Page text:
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Ann-Britt joined the Rotary club of Falun Kopparvågen, Sweden 27 years ago and was District Governor in 2002-03. She has been a Regional Rotary Membership Coordinator and Regional Rotary Foundation Coordinator for Zone 15. She was a Training Leader during the International Assembly in Anaheim and San Diego, USA for two years and she has also served as Seminar Trainer for the Training Leaders. During the years 2012-2014 she was RI Director where she served as chair of the Executive Committee on the Board. In 2017-18 Ann-Britt was the chair of the Joint Young Leaders and Alumni Engagement Committee.

She was the chair of the organizing committee for The Peace symposium in Hamburg 2019. Since 2018 she is the vice chair of the Rotary Peace centers committee. She is also the vice chair in The International Committee for convention in Taipei 2021.

She has been the Presidents Representative to a numerous district conferences around the world.

She is a Benefactor to the Rotary Foundation, Major Donor and Multiple Paul Harris Fellow and a member of Paul Harris Society. She is a recipient of the Citation for Meritorious Service.

Ann-Britt has two sons and a daughter and five grandchildren. In her spare time Ann-Britt enjoys skiing (both cross-country and down-hill) in the winter and playing golf in the summertime. She is also a long distance of reading books and working in the garden.

Dr. Kent Keith

Kent was born in 1948 in Brooklyn, New York. His father was a Marine Corps officer. Because his father was often transferred to new duty posts, Kent and his sisters Mona and Melanie grew up in Nebraska, California, Virginia, Rhode Island, and finally Hawaii.

Kent went to nine schools in 12 years. “We moved almost every summer,” he said. “It was usually a move from one coast to the other. By the time I was 14, I had crossed the country by car nine times. We took a month and drove the whole way, taking a different route each time. We visited natural wonders and historic places. It was an incredible education. Visiting and living in different parts of the country taught me that we are one nation but we have many subcultures.”

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Kent discovered the joy of reading when he was in first grade, got his first taste of leadership as a student council member in the third grade, and became excited about writing when he was in the fifth grade. He gave his first formal public speech at an Optimist Club in Honolulu when he was 14. Mrs. Tommy Harvey, a volunteer speech coach, brought Kent out of his shell and launched his speaking career. Kent graduated from Roosevelt High School in Hawaii in 1966. He was student body president and president of the Honolulu High School Association, which consisted of the student body presidents of the other Honolulu schools.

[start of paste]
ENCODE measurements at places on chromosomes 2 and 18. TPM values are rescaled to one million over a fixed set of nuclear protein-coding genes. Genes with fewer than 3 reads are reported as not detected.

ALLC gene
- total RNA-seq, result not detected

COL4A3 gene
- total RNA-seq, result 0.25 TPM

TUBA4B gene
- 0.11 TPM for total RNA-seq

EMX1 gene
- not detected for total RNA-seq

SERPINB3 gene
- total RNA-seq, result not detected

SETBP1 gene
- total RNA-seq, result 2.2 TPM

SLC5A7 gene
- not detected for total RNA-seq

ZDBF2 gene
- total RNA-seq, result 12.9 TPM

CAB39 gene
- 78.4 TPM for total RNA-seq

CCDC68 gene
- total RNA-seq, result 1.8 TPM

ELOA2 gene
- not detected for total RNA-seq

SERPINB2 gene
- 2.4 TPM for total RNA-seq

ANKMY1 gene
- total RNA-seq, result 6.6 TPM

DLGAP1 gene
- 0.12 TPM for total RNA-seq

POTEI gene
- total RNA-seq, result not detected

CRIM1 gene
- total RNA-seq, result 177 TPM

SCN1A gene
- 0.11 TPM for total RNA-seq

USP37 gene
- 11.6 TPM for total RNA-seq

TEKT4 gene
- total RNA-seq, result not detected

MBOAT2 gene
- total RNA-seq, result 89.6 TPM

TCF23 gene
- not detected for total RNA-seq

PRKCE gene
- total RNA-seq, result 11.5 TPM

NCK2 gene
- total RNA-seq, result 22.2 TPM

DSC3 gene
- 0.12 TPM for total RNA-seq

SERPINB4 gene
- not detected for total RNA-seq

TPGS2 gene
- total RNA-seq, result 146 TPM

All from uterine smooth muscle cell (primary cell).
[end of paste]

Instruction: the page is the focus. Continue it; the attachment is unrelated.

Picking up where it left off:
While Kent has held many jobs and has been involved in many activities during his career, he has continued to speak, write, and lead. He has presented more than 1,200 speeches, workshops, and conference papers in 13 countries; published newspaper articles, law review articles, poetry, and a dozen short books which have sold more than 250,000 copies worldwide; and served as a leader in public, private, nonprofit, and academic organizations.

Kent grew up listening to Broadway musicals that his parents enjoyed— Oklahoma, Carousel, South Pacific, Finian’s Rainbow, Sound of Music, Wonderful Town, and The King and I . When he was in the sixth grade, Kent’s parents bought a large collection of classical music. “I came home during lunch hour and listened to classical music every day,” Kent recalled. His favorites included Tchaikovsky’s 1812 Overture, Rossini’s William Tell Overture, Rimsky-Korsakov’s Russian Easter Overture, and Dvorak’s New World Symphony.

In the seventh grade, Kent’s father signed him up with the Junior Rifle Club at Camp Pendleton Marine Corps Base. “I wasn’t athletic,” he recalls, “so riflery was perfect. It was the anti-sport sport, because it wasn’t about moving around, it was about staying very still. I was pretty good at staying very still.” He worked his way up through Expert Rifleman and was working on his Distinguished Rifleman medal when his father was transferred. Years later, as a freshman at Harvard, he joined the college’s rifle team. “The rifle range was far from campus, and there were only a few of us guys on the team,” he recalls. “One day it occurred to us that since there were no girls on the team, it wasn’t helping our social life, so we should do something else instead.”